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Johnson & Johnson fine: NAA's anti-profiteering rules are clear, says Deloitt India

Updated : December 26, 2019 03:40 PM IST

The goods and services tax (GST) profiteering watchdog the National Anti-Profiteering Authority (NAA) has imposed a fine on Johnson and Johnson. In the past too, many fast moving consumer goods (FMCG) companies have seen similar sort of penalties. MS Mani, partner-GST, Deloitte India discussed the matter in an interview with CNBC-TV18.

“Section 171 is the root cause for this investigation has been in the GST law since GST was introduced in July 2017. That is one section that has not been amended and broadly and in very simple terms the section says that if there is a reduction in the GST rates on any products, that needs to be passed on to the consumers.

"An element of concern is the time limit by which it is passed on because in FMCG typically, if the rate goes down today, you cannot pass it on to the consumer from tomorrow because there is a very long supply chain to retailers, distributors etc that could be an issue. I don’t think there is any reason for anyone to feel that the rules are not clear or there is some bit of lack of clarity, it is very clear that the rate reductions needs to be passed on to the consumers, there is no ambiguity as far as that is concerned,” he said.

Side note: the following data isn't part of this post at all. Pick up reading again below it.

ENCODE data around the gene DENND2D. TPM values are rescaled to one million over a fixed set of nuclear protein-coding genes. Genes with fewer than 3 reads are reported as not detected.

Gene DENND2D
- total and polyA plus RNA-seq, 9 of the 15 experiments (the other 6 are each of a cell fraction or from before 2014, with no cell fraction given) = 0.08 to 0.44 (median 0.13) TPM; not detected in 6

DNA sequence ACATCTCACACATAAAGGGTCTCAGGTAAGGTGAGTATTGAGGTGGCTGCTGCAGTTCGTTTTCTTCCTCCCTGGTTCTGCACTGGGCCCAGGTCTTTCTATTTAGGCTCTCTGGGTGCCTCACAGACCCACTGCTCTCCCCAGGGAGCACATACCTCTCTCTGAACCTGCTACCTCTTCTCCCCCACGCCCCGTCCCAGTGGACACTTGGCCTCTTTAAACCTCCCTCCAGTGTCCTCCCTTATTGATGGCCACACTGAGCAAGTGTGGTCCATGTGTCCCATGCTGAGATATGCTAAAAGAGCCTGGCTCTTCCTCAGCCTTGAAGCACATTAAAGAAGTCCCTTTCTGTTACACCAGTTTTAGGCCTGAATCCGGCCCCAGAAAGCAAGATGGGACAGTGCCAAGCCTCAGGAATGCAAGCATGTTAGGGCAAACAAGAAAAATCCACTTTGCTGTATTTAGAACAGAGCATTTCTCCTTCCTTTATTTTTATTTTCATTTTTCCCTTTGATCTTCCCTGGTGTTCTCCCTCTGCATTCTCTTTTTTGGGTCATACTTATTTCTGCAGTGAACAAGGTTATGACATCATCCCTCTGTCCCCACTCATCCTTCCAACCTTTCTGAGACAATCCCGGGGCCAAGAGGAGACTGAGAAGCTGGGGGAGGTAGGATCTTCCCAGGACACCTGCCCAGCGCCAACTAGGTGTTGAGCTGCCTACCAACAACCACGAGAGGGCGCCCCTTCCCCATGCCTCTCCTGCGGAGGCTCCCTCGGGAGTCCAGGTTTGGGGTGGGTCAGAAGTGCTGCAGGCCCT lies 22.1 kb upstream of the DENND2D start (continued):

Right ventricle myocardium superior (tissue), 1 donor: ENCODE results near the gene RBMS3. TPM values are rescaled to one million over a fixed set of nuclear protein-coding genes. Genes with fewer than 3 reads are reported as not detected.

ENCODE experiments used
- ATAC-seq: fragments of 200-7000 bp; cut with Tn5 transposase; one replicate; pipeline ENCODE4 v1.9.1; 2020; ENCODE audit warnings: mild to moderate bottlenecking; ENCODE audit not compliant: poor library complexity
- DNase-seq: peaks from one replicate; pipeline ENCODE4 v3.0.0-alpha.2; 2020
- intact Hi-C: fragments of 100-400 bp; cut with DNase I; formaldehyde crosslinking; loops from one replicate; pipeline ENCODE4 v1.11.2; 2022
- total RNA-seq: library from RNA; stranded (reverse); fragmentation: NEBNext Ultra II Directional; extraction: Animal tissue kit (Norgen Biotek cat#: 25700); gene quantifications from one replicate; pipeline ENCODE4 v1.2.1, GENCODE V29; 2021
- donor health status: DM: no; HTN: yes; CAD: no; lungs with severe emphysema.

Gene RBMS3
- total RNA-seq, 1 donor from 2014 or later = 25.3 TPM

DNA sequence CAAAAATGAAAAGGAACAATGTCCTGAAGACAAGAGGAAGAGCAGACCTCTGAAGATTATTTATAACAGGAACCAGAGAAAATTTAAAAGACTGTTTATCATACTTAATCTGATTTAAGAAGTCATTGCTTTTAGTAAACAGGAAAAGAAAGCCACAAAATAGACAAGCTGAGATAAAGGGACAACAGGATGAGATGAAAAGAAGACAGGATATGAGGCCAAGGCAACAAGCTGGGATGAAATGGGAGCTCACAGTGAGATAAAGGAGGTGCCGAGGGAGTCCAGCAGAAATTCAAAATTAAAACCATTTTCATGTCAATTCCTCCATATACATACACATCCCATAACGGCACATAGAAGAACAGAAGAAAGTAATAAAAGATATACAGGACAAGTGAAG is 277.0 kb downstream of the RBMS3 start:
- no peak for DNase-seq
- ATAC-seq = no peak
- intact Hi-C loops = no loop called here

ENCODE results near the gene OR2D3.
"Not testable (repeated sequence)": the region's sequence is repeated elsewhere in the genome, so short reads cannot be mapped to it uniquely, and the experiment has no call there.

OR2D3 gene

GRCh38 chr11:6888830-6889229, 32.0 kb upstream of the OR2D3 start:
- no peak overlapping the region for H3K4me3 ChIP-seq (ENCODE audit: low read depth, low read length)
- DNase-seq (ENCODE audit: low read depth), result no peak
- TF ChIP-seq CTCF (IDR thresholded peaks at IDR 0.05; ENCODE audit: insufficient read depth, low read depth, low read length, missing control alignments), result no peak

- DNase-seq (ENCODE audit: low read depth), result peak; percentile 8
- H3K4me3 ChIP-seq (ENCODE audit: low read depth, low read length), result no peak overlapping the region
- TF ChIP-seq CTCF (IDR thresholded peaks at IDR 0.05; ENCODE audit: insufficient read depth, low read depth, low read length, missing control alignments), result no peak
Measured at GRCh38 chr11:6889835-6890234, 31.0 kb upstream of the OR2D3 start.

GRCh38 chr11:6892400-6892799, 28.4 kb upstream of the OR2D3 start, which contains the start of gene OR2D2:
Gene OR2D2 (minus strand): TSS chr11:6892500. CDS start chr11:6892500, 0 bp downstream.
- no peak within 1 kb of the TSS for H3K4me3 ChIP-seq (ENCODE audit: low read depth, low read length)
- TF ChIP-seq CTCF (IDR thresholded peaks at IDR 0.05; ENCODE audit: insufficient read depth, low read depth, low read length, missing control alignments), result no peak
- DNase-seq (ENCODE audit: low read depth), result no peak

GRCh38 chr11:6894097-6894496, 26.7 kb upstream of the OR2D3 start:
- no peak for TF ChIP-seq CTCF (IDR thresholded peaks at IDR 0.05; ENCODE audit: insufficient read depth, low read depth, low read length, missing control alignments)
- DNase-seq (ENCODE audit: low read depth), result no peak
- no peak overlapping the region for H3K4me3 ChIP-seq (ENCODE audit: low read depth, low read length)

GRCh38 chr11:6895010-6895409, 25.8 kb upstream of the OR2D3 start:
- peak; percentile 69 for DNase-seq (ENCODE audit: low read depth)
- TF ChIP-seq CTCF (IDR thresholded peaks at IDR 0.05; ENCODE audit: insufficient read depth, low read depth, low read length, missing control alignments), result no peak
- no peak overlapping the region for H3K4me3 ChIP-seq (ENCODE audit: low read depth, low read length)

He added: “I believe we are over and done with the rate reductions approximately six months back. After that we have not seen too many rate reduction and based on the collections that we are seeing now, whether there is a lot of stress on that, I doubt whether we will see too much of rate reduction.”

“What is not acceptable is that there is a price reduction on certain SKUs [stock keeping units] or on certain products made by manufacturers on the ground that it cannot be passed on in respect of other SKUs and other products. The decision that you referred to at the beginning of the conversation, there is an observation made by the NAA that the consumer for each product is different and therefore the consumers of each product needs to benefit in the proportion of the reduction. So lowering it on one product and not lowering it on another product is not something which the law contemplates.

“If the manufacturer is able to demonstrate that it is during that period during which they had a difficulty in passing on and it was passed on subsequently, possibly the NAA will take a very different view on that.”
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